A hopeful succession to major blockbusters of its time, Mulan had big shoes to fill long before the pandemic upended the planet. Featuring a culturally conscious cast, decades old Chinese traditions, and a budget few Disney films even today can get away with, the film was put under as much pressure as the titular heroine was to bring honor to her family.
This raincloud of coverage continued when it was revealed that the film was partly shot in Xinjiang, the government of which has detained Uighur Muslims in mass internment camps. Not only was the film shot in the region, but it also thanked all those within Xinjiang for their help and work on the film – a shoutout that only fueled the already boiling controversy surrounding the family reboot.
In 2020, everything from ordering a black coffee to going for a run at dusk is met with controversy.
It’s no surprise, then that Mulan, a film of many diversity “firsts” for a notoriously oppressive media company, saw this treatment. The biggest disappointment is not that Mulan bred controversy, nor is it that the film never saw the light of day in mass theaters across the globe. Instead, its the fact that Mulan, independent of all external factors, is a bad film.
Beginning with an uninspired screenplay, Mulan fails to come close to the level of the original animation. The skeleton premise remains; a young, strong willed Mulan disguises herself as a man to join the Imperial Army in place of her elderly father. It removes, though, aspects of the 1998 film in favor of tactics that aren’t successful.
Taking out the musical element and humorous characters like Mushu in favor of a more epic, realistic tone is only muddled by watered down violence and action so by the numbers it begs viewers to wait patiently for a new scene to make them forget what they’ve had to endure. For a film with such a bloated budget, it’s all the more surprising that the CGI throughout the majority of the film appears outdated, cheap, and at times laughably bad.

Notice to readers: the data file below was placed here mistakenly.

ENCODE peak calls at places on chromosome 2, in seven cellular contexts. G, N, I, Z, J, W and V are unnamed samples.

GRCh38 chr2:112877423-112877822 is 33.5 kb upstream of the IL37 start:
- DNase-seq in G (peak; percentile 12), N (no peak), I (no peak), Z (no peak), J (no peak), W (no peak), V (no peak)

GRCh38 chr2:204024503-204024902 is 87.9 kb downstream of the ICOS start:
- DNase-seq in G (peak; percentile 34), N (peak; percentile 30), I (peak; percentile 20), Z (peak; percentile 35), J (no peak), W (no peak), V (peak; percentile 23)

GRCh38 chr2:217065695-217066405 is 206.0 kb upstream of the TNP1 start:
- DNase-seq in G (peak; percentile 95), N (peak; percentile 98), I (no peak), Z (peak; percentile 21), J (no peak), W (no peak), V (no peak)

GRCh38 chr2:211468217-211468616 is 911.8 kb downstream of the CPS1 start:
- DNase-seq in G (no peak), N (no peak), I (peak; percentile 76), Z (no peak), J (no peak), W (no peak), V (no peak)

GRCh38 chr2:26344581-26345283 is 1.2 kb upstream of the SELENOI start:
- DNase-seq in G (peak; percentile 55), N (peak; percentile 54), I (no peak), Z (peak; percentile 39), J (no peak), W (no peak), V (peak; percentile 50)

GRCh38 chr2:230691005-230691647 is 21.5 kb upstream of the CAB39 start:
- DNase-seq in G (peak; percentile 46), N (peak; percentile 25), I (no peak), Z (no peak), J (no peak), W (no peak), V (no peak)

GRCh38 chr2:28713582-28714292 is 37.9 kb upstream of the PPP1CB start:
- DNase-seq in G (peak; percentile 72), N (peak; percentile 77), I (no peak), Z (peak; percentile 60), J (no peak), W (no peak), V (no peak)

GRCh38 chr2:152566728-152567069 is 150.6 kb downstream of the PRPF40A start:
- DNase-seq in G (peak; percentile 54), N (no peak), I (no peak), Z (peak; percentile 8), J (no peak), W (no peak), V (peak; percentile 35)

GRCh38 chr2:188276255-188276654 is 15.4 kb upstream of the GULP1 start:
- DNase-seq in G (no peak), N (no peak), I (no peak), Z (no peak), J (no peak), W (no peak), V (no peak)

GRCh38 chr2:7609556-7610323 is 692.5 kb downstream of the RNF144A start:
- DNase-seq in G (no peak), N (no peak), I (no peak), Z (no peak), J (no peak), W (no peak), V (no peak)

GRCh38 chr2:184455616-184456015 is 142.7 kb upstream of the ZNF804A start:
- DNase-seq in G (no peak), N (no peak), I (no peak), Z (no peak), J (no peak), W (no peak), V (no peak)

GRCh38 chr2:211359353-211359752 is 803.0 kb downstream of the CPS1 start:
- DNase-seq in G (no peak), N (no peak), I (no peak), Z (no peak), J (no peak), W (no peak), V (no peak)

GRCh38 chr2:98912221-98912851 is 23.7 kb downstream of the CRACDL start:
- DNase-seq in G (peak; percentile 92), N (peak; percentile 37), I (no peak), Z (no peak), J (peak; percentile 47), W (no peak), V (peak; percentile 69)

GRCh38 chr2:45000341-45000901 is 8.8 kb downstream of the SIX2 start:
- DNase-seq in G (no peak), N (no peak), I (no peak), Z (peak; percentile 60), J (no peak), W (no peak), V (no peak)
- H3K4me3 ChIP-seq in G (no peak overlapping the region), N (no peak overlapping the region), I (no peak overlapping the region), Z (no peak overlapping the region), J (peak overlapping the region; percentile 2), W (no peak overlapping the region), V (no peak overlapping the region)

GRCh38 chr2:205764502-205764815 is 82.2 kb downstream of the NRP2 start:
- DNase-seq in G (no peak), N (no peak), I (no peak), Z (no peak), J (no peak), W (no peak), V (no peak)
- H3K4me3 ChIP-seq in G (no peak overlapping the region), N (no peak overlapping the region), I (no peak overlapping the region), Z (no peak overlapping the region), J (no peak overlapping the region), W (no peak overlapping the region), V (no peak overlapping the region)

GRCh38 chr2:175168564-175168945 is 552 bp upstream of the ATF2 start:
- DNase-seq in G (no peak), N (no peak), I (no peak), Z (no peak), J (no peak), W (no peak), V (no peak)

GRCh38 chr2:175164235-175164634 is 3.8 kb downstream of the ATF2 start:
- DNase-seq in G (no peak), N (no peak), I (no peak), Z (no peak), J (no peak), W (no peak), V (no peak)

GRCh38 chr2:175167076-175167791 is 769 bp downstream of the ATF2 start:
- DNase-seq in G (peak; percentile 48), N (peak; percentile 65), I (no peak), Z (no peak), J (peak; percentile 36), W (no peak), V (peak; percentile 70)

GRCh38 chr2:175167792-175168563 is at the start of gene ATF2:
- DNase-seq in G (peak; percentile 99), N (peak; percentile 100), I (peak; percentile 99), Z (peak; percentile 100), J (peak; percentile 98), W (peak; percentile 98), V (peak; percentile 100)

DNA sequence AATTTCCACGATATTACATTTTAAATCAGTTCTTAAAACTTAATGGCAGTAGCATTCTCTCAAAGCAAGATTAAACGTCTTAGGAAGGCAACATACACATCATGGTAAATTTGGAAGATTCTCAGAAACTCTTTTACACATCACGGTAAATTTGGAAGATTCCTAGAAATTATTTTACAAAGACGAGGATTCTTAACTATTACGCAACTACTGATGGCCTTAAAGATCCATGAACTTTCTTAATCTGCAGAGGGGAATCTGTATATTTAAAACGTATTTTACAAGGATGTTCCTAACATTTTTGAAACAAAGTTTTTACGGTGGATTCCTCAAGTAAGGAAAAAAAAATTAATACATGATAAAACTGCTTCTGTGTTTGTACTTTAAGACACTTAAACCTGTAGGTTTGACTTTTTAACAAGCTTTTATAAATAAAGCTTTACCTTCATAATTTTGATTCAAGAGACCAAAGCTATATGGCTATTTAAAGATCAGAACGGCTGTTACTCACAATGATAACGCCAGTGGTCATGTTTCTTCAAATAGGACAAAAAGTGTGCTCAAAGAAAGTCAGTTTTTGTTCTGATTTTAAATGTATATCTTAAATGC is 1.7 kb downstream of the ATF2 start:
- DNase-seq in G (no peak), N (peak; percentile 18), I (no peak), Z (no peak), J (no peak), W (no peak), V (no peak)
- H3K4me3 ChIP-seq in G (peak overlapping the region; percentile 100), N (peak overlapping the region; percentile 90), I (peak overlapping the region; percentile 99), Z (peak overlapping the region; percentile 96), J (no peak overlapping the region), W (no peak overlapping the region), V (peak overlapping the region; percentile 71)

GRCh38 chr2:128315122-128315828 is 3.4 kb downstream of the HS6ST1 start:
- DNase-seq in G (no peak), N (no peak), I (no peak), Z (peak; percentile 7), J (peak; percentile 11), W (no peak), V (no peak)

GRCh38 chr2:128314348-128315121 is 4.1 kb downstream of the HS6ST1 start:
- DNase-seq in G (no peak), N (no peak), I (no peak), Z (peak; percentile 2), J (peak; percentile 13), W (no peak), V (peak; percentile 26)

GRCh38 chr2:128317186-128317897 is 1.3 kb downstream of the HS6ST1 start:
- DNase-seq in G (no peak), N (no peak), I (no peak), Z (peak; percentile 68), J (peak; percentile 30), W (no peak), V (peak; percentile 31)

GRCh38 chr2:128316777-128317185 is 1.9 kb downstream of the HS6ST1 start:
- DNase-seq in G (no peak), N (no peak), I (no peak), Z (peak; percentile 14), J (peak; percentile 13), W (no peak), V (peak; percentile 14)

The final battle scene, splitting Mulan from her male counterparts in an A/B fight sequence offers little excitement. The soldiers spend too long in a corridor fighting while Mulan jumps around and kicks arrows at her foe until the antagonist is abruptly disposed.
Not only is the action poorly executed, but it’s rigid nature continues in the overserious nature of the ensemble performances. Gone is the wit and humorous undertones of the original, leaving in its wake a collection of stone faced warriors with next to no depth of character.
The most developed character, in fact, is one of the antagonists. Sorceress Xianniang acts as a cautionary tale for Mulan, showing the possibly corrupt future she faces if she makes the wrong turns in pursuit of power and equality among male warriors. Her arc is painfully predictable, but it at the very leasts deepens the stakes by diversifying the dark vs light binary Disney has had trouble progressing from.
Mulan is nothing more than a continuation of the experimental live action reboots Disney has come to produce over the last few years. Like Lion King, it suffers from a lack of commitment to a singular tone, pandering to families with a thinly veiled attempt at being a war epic. Perhaps a hopeful development to come out of its forever pandemic-tainted rollout is an increased tendency for Disney to throw out money grabbers in favor of more artistic adaptations to beloved classics.